Today I was thinking about a TV movie I saw back in the 1980s that has haunted me ever since. I decided to watch it again tonight (you can watch the entire movie on Youtube–it’s in seven parts; I have posted the first part). It’s called Mary Jane Harper Cried Last Night and was first aired in 1977. Susan Dey (of Partridge Family fame) played an abusive, alcoholic mother to a 4 year old girl and she becomes completely unhinged. The movie is extremely triggering and may be upsetting to some.
There are several things about this movie that I found quite interesting.
— Rowena (Susan Dey) seems to have every symptom of Borderline Personality Disorder–but a case could also be made that her symptoms could well be untreated severe PTSD caused by the abuse she suffered at the hands of her own parents. This movie illustrates why I think BPD is really severe PTSD caused by chronic childhood abuse and could make a good case for that.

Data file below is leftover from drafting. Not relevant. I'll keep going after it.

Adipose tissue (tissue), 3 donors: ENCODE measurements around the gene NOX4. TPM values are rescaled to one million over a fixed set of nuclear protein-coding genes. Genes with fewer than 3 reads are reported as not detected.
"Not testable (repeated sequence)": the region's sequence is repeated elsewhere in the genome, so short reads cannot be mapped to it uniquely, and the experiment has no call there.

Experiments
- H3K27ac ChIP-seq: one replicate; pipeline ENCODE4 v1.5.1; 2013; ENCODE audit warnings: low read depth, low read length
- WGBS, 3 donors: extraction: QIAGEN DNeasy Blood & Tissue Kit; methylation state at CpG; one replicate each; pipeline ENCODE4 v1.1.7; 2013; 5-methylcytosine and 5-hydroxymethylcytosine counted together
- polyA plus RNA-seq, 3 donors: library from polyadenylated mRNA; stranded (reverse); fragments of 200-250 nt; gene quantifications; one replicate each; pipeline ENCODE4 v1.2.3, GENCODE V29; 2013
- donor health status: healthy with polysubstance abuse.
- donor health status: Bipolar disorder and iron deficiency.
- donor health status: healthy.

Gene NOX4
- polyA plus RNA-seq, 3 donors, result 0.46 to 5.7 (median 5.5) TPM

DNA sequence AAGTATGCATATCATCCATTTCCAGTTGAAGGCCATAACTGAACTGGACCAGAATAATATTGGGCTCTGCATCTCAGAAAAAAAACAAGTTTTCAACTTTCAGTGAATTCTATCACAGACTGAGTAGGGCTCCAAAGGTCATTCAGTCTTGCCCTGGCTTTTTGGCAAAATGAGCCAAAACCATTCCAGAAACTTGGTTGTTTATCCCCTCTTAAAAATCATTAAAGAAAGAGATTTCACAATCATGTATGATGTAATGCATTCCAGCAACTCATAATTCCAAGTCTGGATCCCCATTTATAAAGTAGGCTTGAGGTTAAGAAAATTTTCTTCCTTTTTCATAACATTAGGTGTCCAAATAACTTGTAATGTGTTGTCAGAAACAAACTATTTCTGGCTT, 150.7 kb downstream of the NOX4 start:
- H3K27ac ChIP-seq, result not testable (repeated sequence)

— Rowena’s parents are both textbook examples of malignant narcissists. Her mother is cold, rejecting, gaslighting, and blames her daughter for her unhappiness, as well as pathologically envious of the attention she receives from her father, who sexually abused her (and apparently still does).
— Rowena’s psychiatrist is a narcissistic jerk who coldly dismisses her from a breakthrough therapy session at the moment she recalls and re-experiences a long forgotten memory of being locked in a closet as a small child. This turned out to be an extremely cruel (and unwise) thing for him to do.
— In the almost 40 years since this film was made, not much has changed. The child protective system is still hit and miss at best and often tragically incompetent.
— It’s a fascinating and convincing study of the way the pathology of abuse infects succeeding generations.
The movie, being made for TV, isn’t perfect. There are a few holes in the plot and certain scenes just seem contrived. I also can’t help thinking of “Dean Wormer” from the movie Animal House whenever John Vernon (the head doctor) is onscreen. But the acting, especially by Susan Dey and the little girl who plays her daughter Mary Jane (Natasha Ryan), as well as the caring doctor who stands up to the Powers That Be and tries to protect Mary Jane, is top notch.